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View from India: Healthcare gets AI twist

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2019 has seen artificial intelligence (AI) disrupting healthcare and life sciences. Asia is becoming a hub for new local innovation in global drug and devices and India is part of the journey.

Healthcare in the open economy is undergoing a transformation. “At a global level, mobile technology, robotics, artificial intelligence (AI) and connected devices are revolutionising the healthcare industry,” said Pratik Dattani, managing director, EPG Economic and Strategic Consulting.

When we look at the healthcare scenario in India, a number of factors come to mind. “By 2050, India is projected to be the world’s most populated nation. About 1.02 per cent of the GDP [gross domestic product] is being spent on healthcare,” explained Dr Naresh Shetty, President, Ramaiah Memorial Hospital.

Consumer patterns such as changing lifestyle and an increasing urban population has created a demand within the healthcare industry. Nevertheless, the urban-rural divide is a challenge when it comes to delivering healthcare services to the last mile. Other than that, disadvantaged locations face skill shortage. This is acutely felt as 70 per cent of India is rural and 70 per cent of healthcare providers are in the urban region.

The National Health Authority (NHA) has signed a Statement of Intent (SoI) with Google to collaborate and strengthen the implementation of Ayushman Bharat-Pradhan Mantri Jan Arogya Yojana (AB PMJAY). This is the world’s largest public-funded health insurance scheme aimed to bring quality healthcare to around 50 crore poor and vulnerable Indians across the country. A technologically robust eco-system forms the core of this vision.

The AB PMJAY-Google SoI aims to explore various use cases for increasing process efficiencies in day-to-day applications. Google will also support NHA in improving PMJAY's digital presence and showcasing relevant content to the 50 crore entitled beneficiaries. Furthermore, Google will help provide training and support to NHA personnel to reinforce the digital skills.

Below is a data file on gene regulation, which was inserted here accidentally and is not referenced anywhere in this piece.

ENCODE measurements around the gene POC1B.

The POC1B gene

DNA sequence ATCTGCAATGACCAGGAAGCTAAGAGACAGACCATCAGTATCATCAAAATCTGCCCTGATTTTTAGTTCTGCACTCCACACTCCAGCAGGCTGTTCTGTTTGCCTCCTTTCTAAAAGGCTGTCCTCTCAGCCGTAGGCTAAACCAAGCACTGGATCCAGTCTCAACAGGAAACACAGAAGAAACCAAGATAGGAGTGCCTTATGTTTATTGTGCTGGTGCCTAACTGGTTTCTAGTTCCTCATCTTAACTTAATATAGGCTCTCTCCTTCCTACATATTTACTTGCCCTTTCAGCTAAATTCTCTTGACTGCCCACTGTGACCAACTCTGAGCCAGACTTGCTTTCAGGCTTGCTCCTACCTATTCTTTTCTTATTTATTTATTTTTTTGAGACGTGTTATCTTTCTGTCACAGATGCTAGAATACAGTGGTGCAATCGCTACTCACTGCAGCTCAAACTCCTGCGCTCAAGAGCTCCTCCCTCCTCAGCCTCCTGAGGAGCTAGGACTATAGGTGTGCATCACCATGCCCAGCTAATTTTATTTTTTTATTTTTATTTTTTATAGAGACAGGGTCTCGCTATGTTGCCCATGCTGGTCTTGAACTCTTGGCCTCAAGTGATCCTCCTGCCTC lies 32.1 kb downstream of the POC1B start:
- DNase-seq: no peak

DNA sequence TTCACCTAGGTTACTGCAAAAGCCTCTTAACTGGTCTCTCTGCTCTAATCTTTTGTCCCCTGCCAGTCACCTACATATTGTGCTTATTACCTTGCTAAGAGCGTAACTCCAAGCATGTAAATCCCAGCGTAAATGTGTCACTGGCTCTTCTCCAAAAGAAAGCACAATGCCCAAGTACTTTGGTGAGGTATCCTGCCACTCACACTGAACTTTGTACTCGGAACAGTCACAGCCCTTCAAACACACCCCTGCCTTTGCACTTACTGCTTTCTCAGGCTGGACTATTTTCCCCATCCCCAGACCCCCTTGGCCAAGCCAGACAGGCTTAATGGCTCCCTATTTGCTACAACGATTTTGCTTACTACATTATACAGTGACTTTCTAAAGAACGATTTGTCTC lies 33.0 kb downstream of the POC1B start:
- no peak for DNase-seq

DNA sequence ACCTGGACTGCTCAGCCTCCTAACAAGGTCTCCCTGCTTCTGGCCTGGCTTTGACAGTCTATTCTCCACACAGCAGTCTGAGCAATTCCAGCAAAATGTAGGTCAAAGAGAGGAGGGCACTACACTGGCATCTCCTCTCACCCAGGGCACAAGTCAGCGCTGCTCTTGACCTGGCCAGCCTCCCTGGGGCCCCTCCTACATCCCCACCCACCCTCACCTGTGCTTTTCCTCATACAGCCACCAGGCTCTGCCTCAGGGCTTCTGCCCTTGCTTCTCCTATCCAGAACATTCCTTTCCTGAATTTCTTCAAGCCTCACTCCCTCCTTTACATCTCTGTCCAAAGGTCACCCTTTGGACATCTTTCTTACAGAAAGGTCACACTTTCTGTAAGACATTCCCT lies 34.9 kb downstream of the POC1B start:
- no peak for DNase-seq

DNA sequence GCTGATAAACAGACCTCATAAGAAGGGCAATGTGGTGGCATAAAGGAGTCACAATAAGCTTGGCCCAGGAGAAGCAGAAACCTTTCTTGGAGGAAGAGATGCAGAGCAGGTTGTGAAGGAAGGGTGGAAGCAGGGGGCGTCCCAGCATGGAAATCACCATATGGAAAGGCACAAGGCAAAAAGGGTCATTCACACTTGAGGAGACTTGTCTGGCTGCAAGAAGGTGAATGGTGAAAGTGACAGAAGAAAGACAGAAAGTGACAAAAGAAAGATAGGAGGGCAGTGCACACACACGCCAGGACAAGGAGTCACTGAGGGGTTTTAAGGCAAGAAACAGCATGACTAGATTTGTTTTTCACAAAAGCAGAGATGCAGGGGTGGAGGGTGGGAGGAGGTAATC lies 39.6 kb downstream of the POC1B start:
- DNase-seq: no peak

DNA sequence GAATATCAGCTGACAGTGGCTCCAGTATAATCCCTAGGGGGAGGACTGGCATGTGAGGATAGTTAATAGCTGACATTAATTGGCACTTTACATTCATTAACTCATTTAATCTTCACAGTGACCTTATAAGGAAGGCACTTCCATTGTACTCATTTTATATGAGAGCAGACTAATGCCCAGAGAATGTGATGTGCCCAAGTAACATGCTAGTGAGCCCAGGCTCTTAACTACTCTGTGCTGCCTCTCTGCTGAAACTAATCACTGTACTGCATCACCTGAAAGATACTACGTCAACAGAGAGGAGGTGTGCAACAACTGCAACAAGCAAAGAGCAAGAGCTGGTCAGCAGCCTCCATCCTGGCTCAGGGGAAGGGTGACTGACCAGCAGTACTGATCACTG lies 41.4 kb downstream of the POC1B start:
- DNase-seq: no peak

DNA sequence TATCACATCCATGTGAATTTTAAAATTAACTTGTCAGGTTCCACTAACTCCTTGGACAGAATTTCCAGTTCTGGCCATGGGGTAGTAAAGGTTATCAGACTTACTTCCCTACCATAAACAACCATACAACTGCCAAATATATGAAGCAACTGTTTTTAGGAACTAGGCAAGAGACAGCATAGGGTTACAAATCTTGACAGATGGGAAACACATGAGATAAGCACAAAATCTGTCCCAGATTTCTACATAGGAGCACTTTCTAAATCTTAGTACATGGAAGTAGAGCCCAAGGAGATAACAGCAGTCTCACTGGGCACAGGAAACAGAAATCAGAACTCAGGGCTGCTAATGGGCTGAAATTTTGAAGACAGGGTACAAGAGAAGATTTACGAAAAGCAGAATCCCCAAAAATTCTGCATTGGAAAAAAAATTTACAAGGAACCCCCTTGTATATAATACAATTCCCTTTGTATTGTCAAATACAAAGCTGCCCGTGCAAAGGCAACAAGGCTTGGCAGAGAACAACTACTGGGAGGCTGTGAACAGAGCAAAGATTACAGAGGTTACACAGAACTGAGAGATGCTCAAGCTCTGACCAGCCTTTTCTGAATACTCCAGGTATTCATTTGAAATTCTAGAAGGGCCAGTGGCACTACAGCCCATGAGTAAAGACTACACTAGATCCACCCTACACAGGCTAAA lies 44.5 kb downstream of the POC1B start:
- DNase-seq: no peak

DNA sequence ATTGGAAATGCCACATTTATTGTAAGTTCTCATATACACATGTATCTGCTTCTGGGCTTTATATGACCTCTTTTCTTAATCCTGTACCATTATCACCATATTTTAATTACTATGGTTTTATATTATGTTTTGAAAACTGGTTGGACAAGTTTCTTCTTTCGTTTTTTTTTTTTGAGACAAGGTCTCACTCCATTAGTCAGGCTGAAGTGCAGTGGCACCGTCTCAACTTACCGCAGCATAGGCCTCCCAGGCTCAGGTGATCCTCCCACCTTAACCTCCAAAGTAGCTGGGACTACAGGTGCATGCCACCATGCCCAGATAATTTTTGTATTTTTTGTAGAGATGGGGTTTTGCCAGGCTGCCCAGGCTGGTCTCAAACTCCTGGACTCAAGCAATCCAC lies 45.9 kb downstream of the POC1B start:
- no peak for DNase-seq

A tech-ready workforce is essential in order to make healthcare services affordable and accessible to all including the less advantaged sections of society. This can happen through a digital transformation with technologies like artificial intelligence (AI) big data analytics and virtual reality (VR). “Most hospitals have 60 per cent occupancy, because a very small percentage of the population has access to healthcare. Healthcare needs to be scalable. Massive scale happens through AI, ML, cloud computing and data intelligence,” said Vivek Rajagopal, advanced analytics and AI, Narayana Hrudayalaya Hospital.

The integration of technology with healthcare services and devices will give rise to cheaper storage options, smaller processing chipsets and an extended battery life. 5G and 6G will facilitate surgeries. AI in healthcare has varied applications. It can be used as a diagnostic tool to identify the various stages of cancer, besides aiding drug discovery. AI can monitor the heart condition and enable customised fitness regimes. 

Robots will increasingly assist tasks in operation theatres. “In the last three or four years, the volume for robotic-assisted surgeries has doubled,” said Dr Santanu Chattopadhyay, Head, Provider & Hospital Businesses, 1mg Technologies. With robots in healthcare, surgeons get 10 times magnified high-definition 3D images of the body’s intricate anatomy. Robots bring in a fair share of advantage. They lower the risk of adverse side effects and ensure patients a quicker recovery and return to normal activity.

Digital opportunities in healthcare will result in convenient seamless care. Connected devices will allow continuous monitoring and an inflow of health data, which needs to be crunched.

The value emerging from the data can help to predict, prevent and treat diseases. This happens in a lesser timeframe when compared to traditional clinical pathways, which could probably extend to a few years. The flipside is that while taking data-driven decisions, it’s crucial to safeguard privacy. 

Digital health will come of age with increasing focus on individual care. We already have health apps and wearables like health bits. The Government of India’s (GoI) spending on healthcare is slated to increase to 2.5 per cent of GDP by 2025. “The hospital industry in India has a compounded annual growth rate (CAGR) of 16-17 per cent. It is expected to reach 8.6 trillion by 2022 from four trillion in 2017,” added Dr Shetty.

Seen futuristically, AI will also understand facial expressions and body gestures. This will help the multimodal analysis of human emotions. “AI augments healthcare and will not replace the human touch. Primary care in rural India happens now through Ayushman Bharat,” assured Dr Chattopadhyay.  

These insights were shared at the bioConclave 2019 - 'Transforming Healthcare in India'. The event, held for the first time in India, was presented by the Economic Policy Group (EPG), an economic and strategy consulting firm.

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